Adolescent confidence in immunisation: Assessing and comparing attitudes of adolescents and adults

Bing Wang, Lynne Giles, Hossein Haji Ali Afzali, Michelle Clarke, Julie Ratcliffe, Gang Chen, Helen Marshall

Research output: Contribution to journalArticleResearchpeer-review

4 Citations (Scopus)

Abstract

Introduction: There is limited knowledge of adolescent views and attitudes towards immunisation. Our study investigated adolescent attitudes to immunisation and compared differences in vaccination attitudes between adolescents and adults. Methods: This study was a cross-sectional, national online survey. Recruitment was stratified by state and gender to ensure findings were nationally representative. Regression analyses were performed to assess and compare adolescent and adult views on vaccine benefits, community protection, risks, side effects, sources of information, and decision-making preference. Results: In 2013, 502 adolescents and 2003 adults completed the online survey. Lower levels of vaccine confidence were observed in adolescents with adolescents less likely to believe vaccines are beneficial and/or safe compared to adults (p = 0.043). Compared to females, males were less confident of vaccine benefits (p < 0.05) but less concern about vaccine side effects (p < 0.05). Adolescents were more concerned about vaccine side effects than adults for pain (p < 0.001), redness or swelling (p < 0.001), and fever (p = 0.006). Adolescents were less likely than adults to consider health professionals (p < 0.001)and the media (e.g. internet) (p = 0.010) as important sources of information, and were more likely to seek information from social networks (p < 0.001) including families and schools. Although 62.0% of adolescents agreed that parents should make the decision about vaccination for them, adolescents were more likely to prefer a joint decision with parents (p < 0.001) or by themselves (p = 0.007) compared with adults. Conclusion: Adolescents have a lesser understanding of vaccine safety and benefits than adults and have higher concerns about potential vaccine reactions. Improving adolescent awareness and knowledge of the benefits and risks of vaccination through school-based educational programs may improve confidence in and uptake of vaccines for adolescents and increase vaccine confidence in the next generation of parents.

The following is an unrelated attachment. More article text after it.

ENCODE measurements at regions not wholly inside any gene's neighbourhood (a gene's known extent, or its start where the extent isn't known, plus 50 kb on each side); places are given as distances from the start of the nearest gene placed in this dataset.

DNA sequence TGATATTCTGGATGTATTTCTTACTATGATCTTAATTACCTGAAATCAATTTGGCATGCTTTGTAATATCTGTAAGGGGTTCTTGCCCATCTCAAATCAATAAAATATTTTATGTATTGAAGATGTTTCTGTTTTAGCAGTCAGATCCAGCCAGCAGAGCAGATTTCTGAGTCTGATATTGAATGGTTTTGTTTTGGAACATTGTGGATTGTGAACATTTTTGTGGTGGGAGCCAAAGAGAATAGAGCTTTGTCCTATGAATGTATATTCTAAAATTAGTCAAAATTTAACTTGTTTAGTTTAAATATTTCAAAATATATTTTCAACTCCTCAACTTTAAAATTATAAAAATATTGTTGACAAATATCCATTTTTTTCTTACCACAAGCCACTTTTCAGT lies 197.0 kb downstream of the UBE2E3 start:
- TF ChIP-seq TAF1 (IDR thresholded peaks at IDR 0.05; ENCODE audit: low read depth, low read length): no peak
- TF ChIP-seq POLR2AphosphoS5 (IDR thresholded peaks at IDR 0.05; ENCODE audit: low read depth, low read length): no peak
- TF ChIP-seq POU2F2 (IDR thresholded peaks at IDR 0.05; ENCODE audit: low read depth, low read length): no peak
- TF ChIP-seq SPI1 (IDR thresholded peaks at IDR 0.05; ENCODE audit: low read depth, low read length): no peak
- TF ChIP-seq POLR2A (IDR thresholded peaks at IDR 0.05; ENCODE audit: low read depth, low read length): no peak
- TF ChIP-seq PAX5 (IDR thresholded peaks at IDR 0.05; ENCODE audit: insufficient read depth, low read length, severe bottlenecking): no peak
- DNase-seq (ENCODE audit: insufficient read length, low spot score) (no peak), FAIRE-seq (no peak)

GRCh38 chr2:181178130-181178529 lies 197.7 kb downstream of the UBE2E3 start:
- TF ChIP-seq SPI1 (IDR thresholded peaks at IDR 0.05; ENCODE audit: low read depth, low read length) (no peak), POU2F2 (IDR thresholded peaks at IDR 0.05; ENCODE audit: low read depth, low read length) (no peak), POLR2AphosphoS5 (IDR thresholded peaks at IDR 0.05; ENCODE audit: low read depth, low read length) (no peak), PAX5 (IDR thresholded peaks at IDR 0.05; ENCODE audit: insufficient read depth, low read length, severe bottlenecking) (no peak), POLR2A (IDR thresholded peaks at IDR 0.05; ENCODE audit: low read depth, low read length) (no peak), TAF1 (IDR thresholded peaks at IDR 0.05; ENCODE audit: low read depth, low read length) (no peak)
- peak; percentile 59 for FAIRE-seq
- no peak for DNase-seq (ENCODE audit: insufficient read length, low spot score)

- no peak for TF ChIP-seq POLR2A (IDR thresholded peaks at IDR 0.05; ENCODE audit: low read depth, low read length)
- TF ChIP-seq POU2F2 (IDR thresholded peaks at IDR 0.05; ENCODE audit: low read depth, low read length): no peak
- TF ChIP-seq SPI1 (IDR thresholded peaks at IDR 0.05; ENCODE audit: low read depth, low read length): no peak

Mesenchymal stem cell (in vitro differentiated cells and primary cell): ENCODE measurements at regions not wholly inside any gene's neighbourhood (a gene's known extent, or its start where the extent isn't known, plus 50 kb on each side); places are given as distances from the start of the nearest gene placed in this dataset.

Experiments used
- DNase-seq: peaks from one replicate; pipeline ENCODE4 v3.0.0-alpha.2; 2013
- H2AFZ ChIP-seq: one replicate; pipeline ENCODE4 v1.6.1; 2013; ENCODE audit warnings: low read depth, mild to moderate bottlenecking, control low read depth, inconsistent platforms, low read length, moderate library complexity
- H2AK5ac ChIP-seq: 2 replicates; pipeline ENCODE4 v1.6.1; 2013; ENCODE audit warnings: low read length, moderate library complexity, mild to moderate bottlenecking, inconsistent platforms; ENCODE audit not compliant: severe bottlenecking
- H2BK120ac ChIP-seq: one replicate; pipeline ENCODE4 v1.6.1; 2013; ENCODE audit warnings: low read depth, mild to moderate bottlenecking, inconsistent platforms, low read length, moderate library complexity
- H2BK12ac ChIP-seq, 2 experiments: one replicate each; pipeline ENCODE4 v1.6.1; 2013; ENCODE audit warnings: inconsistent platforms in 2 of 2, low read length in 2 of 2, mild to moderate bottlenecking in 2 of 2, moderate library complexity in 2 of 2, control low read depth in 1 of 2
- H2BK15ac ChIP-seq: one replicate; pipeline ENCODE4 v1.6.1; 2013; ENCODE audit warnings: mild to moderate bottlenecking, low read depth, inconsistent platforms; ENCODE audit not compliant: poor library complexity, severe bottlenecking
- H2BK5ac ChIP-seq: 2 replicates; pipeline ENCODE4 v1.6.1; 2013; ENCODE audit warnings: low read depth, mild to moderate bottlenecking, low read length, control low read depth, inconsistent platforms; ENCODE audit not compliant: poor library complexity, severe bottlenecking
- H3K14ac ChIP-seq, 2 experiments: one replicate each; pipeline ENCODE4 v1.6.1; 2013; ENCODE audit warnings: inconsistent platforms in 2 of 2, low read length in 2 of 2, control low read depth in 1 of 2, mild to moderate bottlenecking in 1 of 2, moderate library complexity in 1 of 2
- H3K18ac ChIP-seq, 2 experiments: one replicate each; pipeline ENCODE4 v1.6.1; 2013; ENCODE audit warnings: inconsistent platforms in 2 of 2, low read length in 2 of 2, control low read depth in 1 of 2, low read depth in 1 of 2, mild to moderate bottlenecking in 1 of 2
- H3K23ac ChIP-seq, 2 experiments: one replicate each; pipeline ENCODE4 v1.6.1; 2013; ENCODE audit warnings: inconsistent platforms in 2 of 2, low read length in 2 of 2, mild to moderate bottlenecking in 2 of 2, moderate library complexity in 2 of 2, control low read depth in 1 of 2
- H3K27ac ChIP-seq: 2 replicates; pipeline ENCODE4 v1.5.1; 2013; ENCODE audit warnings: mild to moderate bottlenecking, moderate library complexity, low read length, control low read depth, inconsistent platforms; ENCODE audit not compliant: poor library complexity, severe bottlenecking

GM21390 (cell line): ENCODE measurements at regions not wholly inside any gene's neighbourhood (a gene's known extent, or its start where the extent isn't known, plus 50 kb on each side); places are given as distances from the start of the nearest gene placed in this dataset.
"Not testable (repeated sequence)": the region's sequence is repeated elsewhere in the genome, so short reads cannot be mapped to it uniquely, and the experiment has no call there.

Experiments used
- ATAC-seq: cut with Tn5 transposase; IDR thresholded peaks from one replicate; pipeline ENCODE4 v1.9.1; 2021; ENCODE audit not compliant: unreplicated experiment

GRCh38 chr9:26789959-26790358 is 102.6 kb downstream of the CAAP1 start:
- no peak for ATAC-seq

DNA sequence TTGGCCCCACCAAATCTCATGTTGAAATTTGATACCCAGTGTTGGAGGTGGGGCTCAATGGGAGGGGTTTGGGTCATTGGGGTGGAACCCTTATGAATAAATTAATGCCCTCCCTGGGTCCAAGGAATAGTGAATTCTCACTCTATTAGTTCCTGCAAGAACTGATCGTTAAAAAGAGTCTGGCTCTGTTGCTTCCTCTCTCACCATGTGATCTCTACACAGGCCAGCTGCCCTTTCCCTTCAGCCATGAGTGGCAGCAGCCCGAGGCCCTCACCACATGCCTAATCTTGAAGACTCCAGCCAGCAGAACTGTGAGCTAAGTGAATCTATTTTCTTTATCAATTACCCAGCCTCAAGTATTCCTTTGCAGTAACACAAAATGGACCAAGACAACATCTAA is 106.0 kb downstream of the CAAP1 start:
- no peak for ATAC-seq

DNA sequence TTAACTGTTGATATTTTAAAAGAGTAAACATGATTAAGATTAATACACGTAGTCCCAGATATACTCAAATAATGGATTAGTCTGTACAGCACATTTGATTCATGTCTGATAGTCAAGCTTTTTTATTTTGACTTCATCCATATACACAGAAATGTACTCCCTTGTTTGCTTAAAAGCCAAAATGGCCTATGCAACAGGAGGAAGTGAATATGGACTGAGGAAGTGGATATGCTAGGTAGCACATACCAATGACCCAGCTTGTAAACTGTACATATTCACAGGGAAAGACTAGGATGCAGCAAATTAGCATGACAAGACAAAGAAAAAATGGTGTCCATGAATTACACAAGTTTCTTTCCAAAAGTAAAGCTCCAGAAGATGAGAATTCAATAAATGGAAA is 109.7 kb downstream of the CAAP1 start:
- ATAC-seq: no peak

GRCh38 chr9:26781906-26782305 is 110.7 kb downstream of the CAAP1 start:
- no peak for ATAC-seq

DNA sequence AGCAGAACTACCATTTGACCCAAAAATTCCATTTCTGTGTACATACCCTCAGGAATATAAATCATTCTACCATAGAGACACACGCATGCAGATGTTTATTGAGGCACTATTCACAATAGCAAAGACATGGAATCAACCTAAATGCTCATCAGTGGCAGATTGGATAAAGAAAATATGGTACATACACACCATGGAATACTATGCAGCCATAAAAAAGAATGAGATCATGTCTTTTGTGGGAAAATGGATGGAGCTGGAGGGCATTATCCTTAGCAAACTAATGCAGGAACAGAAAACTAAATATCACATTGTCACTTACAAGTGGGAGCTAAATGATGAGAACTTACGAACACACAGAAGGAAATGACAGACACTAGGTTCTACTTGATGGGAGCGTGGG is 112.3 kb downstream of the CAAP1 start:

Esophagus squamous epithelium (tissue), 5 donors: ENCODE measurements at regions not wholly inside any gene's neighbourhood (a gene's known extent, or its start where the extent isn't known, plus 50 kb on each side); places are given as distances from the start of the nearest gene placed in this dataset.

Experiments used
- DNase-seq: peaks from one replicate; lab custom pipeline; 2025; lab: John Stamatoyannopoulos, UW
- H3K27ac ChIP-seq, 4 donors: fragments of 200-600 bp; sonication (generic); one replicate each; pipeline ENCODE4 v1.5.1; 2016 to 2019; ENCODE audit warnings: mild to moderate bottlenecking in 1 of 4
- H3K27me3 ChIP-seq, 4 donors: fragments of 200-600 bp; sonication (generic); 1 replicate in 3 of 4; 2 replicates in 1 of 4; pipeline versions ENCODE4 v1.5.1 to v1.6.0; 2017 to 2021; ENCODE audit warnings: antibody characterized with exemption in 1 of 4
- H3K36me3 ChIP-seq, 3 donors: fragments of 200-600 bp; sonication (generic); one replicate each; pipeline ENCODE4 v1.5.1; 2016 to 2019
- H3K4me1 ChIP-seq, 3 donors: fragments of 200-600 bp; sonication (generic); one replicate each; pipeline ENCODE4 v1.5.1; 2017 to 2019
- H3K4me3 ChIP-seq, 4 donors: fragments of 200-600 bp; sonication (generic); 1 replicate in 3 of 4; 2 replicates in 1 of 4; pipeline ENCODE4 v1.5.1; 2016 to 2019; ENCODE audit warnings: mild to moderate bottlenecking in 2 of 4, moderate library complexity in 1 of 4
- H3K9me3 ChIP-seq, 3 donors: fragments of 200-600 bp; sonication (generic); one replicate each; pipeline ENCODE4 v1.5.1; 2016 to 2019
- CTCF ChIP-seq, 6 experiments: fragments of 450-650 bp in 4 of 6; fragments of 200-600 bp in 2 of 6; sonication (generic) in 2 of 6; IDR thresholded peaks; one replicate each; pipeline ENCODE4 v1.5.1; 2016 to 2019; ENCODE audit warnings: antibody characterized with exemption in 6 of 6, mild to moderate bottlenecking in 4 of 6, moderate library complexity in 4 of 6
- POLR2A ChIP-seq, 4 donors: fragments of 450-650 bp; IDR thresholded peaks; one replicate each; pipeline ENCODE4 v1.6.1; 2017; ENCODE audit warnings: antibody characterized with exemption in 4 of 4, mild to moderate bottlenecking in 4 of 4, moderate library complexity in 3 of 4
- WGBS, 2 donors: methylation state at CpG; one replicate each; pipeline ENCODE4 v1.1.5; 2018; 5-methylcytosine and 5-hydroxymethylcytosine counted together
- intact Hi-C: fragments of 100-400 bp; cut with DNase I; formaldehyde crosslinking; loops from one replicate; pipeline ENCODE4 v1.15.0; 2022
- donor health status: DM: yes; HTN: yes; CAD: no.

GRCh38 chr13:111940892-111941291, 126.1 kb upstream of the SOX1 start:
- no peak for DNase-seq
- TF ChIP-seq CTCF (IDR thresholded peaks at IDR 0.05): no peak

Original languageEnglish
Pages (from-to)5595-5603
Number of pages9
JournalVaccine
Volume34
Issue number46
DOIs
Publication statusPublished - 2016

Keywords

  • Attitudes
  • Adolescents
  • Immunisation
  • Concerns

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